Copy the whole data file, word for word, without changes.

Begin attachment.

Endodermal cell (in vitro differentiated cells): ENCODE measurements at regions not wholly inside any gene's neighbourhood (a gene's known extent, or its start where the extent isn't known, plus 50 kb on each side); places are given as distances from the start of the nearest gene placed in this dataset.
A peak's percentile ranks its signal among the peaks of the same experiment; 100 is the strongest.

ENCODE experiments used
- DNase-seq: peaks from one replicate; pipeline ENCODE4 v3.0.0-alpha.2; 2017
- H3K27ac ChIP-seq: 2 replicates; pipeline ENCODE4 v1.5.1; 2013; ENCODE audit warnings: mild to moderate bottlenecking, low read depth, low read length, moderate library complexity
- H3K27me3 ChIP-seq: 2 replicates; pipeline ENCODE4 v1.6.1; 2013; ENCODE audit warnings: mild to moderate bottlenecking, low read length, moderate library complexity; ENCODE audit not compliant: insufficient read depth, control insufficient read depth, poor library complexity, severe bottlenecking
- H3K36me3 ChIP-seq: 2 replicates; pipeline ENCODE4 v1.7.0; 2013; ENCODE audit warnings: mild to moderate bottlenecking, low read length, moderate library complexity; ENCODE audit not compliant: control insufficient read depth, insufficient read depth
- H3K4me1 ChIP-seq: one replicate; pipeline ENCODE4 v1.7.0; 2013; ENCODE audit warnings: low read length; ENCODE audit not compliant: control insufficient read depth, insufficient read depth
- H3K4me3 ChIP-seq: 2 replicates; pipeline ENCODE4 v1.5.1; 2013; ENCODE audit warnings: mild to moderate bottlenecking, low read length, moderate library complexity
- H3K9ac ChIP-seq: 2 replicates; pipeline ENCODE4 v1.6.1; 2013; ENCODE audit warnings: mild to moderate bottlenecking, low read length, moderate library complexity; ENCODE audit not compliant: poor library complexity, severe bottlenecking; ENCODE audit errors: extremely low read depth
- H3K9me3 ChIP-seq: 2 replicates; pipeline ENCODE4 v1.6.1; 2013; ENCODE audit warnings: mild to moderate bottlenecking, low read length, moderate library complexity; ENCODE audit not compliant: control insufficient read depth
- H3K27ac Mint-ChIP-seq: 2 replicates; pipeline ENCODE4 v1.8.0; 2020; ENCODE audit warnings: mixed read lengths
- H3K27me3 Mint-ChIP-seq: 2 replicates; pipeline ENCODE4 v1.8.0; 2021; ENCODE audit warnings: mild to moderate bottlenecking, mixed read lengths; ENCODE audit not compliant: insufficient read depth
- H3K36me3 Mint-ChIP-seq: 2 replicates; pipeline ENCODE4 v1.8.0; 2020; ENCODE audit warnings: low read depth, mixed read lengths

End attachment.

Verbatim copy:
Endodermal cell (in vitro differentiated cells): ENCODE measurements at regions not wholly inside any gene's neighbourhood (a gene's known extent, or its start where the extent isn't known, plus 50 kb on each side); places are given as distances from the start of the nearest gene placed in this dataset.
A peak's percentile ranks its signal among the peaks of the same experiment; 100 is the strongest.

ENCODE experiments used
- DNase-seq: peaks from one replicate; pipeline ENCODE4 v3.0.0-alpha.2; 2017
- H3K27ac ChIP-seq: 2 replicates; pipeline ENCODE4 v1.5.1; 2013; ENCODE audit warnings: mild to moderate bottlenecking, low read depth, low read length, moderate library complexity
- H3K27me3 ChIP-seq: 2 replicates; pipeline ENCODE4 v1.6.1; 2013; ENCODE audit warnings: mild to moderate bottlenecking, low read length, moderate library complexity; ENCODE audit not compliant: insufficient read depth, control insufficient read depth, poor library complexity, severe bottlenecking
- H3K36me3 ChIP-seq: 2 replicates; pipeline ENCODE4 v1.7.0; 2013; ENCODE audit warnings: mild to moderate bottlenecking, low read length, moderate library complexity; ENCODE audit not compliant: control insufficient read depth, insufficient read depth
- H3K4me1 ChIP-seq: one replicate; pipeline ENCODE4 v1.7.0; 2013; ENCODE audit warnings: low read length; ENCODE audit not compliant: control insufficient read depth, insufficient read depth
- H3K4me3 ChIP-seq: 2 replicates; pipeline ENCODE4 v1.5.1; 2013; ENCODE audit warnings: mild to moderate bottlenecking, low read length, moderate library complexity
- H3K9ac ChIP-seq: 2 replicates; pipeline ENCODE4 v1.6.1; 2013; ENCODE audit warnings: mild to moderate bottlenecking, low read length, moderate library complexity; ENCODE audit not compliant: poor library complexity, severe bottlenecking; ENCODE audit errors: extremely low read depth
- H3K9me3 ChIP-seq: 2 replicates; pipeline ENCODE4 v1.6.1; 2013; ENCODE audit warnings: mild to moderate bottlenecking, low read length, moderate library complexity; ENCODE audit not compliant: control insufficient read depth
- H3K27ac Mint-ChIP-seq: 2 replicates; pipeline ENCODE4 v1.8.0; 2020; ENCODE audit warnings: mixed read lengths
- H3K27me3 Mint-ChIP-seq: 2 replicates; pipeline ENCODE4 v1.8.0; 2021; ENCODE audit warnings: mild to moderate bottlenecking, mixed read lengths; ENCODE audit not compliant: insufficient read depth
- H3K36me3 Mint-ChIP-seq: 2 replicates; pipeline ENCODE4 v1.8.0; 2020; ENCODE audit warnings: low read depth, mixed read lengths